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Washed away

By Lorraine Lusinje:

Floods have hit the country again. Houses, property, roads and even human beings have literally been washed away. Within a week, a lot has changed for a lot of people in the country.

I remember, in 2015, floods hit the country and affected over 175,000 people. 176 lives were lost. The floods wreaked havoc in 15 districts across the country with Nsanje and Chikwawa, in the Shire Valley, being the worst affected.

Blantyre was also affected by the floods with areas like Chilobwe suffering massive damage. Power cuts, water shortage, network interruptions, transportation disruption and the standstill of most businesses was the order of the day during the three tragic days of continuous rains.

Now, after close to a week of relentless rains, 28 lives are confirmed lost and 23 people are missing. The Southern Regions, especially the Shire Valley as is usually the case, has been catastrophically hit by the rains with the M1 Road rendered impassable near Kamuzu Bridge in Chikwawa. This is an important socio-economic route in the country and the situation will have dire consequences for people and businesses.

One thing I learnt during the disaster in 2015 was that so much can be lost within a short period. The damage done within 72 hours then was unbelievable in relation to the time it takes to mitigate it. And this only applied to what could be built back, but for those that lost their lives, nothing could be done to recover those lost lives. Tragically, as a country, we seem to relive this horror over and over as is the case now. Heartfelt condolences to the people that lost their friends and relatives during this unfortunate disaster.

Understandably, life is unfair, unexpected things happen and we are forced to deal with them whether we want to or not. There is always something to learn from such tragic situations. I have heard people mention that some of the buildings that are washed away are not built to the required standards and positioning. A colleague of mine also lamented about the fact that our roads always end up being washed away during the rainy season and that the skills and expertise put into the construction of roads needs to be re-evaluated. Indeed, every time we have heavy rains even for a day, roads all over will be littered with potholes.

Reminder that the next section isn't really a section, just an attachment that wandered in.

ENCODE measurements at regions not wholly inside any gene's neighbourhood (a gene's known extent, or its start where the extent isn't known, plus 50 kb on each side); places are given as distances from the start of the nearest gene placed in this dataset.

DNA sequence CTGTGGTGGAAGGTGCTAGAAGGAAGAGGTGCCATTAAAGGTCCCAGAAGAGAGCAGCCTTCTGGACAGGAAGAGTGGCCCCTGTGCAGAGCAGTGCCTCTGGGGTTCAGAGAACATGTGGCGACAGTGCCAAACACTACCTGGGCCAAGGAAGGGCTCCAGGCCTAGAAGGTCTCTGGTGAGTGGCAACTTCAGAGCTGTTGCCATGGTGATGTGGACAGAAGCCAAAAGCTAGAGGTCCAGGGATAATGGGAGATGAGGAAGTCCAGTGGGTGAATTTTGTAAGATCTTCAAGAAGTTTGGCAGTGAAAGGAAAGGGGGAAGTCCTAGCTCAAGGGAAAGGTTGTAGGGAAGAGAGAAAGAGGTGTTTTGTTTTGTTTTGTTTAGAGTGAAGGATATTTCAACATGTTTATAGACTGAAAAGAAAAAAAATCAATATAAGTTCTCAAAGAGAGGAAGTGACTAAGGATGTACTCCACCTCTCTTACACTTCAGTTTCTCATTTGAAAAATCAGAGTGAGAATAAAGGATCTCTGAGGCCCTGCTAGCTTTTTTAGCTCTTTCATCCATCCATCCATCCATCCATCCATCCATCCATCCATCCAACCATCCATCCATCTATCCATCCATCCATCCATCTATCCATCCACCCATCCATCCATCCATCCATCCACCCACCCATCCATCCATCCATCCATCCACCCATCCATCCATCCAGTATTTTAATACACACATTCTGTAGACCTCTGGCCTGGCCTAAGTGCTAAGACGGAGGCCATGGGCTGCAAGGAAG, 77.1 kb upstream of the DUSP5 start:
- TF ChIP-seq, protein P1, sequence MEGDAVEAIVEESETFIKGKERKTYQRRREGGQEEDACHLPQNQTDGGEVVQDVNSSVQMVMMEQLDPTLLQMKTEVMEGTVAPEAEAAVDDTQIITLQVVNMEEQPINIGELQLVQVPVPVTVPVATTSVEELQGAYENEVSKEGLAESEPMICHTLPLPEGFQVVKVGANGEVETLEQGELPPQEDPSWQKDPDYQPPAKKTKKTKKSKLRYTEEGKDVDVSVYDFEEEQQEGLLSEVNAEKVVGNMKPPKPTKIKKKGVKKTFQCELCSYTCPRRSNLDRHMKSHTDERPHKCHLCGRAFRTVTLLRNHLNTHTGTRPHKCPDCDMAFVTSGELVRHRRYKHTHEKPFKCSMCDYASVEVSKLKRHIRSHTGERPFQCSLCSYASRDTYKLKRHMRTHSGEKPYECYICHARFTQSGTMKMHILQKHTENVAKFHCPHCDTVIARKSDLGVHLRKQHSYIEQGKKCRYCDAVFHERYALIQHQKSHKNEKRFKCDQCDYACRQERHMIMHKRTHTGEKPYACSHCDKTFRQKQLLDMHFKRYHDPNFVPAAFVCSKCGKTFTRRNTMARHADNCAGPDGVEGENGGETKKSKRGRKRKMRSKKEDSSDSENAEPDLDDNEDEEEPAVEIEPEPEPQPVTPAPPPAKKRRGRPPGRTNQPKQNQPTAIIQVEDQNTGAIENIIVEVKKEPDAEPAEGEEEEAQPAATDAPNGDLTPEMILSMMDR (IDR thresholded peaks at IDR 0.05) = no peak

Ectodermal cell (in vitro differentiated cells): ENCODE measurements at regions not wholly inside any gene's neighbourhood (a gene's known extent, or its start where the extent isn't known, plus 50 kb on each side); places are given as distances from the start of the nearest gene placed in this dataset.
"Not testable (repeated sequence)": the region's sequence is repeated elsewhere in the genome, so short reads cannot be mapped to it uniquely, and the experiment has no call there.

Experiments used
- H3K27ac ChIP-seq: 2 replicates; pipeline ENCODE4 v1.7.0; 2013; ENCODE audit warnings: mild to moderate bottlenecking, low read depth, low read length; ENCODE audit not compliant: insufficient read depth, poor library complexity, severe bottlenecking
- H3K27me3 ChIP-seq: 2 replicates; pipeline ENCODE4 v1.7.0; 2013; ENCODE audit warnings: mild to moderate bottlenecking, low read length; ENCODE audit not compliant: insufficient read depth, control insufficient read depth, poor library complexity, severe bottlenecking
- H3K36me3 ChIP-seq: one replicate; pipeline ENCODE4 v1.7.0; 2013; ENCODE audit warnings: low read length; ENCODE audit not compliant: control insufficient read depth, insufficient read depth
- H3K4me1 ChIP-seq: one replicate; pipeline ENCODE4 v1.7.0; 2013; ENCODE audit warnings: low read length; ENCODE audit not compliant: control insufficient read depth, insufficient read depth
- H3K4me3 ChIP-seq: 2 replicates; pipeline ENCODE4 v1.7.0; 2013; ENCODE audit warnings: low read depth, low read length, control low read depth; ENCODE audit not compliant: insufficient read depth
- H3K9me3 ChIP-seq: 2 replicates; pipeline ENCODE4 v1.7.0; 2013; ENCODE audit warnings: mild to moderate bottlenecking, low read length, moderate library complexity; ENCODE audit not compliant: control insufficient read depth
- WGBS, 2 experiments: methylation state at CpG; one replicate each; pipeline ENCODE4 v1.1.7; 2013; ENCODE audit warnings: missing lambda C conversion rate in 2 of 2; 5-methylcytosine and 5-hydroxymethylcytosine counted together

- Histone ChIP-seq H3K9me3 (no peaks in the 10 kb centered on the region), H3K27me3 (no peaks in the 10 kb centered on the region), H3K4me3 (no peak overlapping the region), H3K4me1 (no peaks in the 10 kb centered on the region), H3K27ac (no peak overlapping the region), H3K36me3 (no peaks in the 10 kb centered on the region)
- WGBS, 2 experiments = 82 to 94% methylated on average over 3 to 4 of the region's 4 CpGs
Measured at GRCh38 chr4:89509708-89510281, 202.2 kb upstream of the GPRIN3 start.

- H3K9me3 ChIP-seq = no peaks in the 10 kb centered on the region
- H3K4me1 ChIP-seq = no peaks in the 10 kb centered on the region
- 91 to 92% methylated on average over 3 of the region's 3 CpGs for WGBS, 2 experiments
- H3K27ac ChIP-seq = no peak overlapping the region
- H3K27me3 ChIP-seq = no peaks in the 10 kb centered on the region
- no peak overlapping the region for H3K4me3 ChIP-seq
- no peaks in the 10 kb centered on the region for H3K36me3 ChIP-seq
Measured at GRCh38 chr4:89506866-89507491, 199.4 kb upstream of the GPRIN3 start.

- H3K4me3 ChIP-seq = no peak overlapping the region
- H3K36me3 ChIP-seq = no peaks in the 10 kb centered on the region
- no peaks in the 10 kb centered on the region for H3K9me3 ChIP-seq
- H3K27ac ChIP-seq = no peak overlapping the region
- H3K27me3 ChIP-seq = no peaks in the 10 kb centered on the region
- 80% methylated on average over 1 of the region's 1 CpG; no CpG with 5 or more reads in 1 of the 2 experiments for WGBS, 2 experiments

What we can learn from our tragedies is to be more alert in our day-to-day lives and of our surrounding. The destruction from the disasters can easily turn into a platform for innovations on how to end up in less unfortunate circumstances if such disasters were to re-occur, which is often the case.

For one, our water boards and Escom can help us by coming up with innovations to avoid massive and long-term disruption of water and power supply when heavy rains are on us. I mean the rains are strenuous enough on their own and the fact that you have to go home to a dark house with no heat, no food and no running water is like adding salt and pepper to a gaping wound.

In conclusion, and also most importantly, now that we are here in this unfortunate situation, I appeal to all Malawians to help each other during this tragic time. If there are people close to you that have been affected by the floods, it will be human to render the little support that you can. It doesn’t always need to be much; some food, some clothes, shelter, water and just the moral support will go a long way for someone who is destitute.

From the look of the things, we need to brace for more heavy rains in the country as climate change continues to take its toll. Sometimes, there is more damage done because of panic and lack of preparedness. It is largely important that, as citizens, we should be more alert and be prepared for anything; we cannot afford to keep getting ‘washed away’.

I always say “Together We Can” because when we work together, miracles happen. One such time that we need such miracles is now and it is desperately, pertinently and imperatively important that we work together.

I rest my case.

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